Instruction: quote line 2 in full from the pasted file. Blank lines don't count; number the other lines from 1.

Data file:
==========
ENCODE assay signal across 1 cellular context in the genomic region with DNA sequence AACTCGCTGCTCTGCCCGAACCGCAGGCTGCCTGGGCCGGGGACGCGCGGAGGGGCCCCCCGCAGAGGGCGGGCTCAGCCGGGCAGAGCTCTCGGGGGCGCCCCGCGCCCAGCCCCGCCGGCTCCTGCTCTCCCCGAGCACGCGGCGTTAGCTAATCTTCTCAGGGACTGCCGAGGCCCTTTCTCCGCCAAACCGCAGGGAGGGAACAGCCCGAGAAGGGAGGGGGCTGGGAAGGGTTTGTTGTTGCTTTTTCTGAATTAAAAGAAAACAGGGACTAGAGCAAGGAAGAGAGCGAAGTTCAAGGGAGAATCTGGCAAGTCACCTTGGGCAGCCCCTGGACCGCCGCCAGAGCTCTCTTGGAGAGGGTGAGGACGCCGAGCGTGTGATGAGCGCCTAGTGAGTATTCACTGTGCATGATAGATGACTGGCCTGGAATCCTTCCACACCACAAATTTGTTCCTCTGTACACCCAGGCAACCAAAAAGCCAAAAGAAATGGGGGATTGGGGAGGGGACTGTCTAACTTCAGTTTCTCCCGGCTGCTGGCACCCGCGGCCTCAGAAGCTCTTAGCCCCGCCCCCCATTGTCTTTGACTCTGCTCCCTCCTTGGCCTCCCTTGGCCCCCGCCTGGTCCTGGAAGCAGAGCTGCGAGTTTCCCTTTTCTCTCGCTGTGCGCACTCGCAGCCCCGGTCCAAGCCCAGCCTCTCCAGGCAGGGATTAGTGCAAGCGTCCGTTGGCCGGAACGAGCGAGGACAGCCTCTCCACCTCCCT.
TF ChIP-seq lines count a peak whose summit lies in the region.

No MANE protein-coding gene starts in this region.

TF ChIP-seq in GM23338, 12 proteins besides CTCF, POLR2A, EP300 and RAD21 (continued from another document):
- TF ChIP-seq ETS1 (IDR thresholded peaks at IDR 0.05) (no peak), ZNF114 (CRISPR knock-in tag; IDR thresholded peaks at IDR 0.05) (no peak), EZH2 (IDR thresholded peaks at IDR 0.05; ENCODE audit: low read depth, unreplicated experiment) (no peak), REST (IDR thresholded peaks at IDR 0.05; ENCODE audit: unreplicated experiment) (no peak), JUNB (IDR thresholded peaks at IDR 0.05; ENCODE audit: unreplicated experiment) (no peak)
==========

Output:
TF ChIP-seq lines count a peak whose summit lies in the region.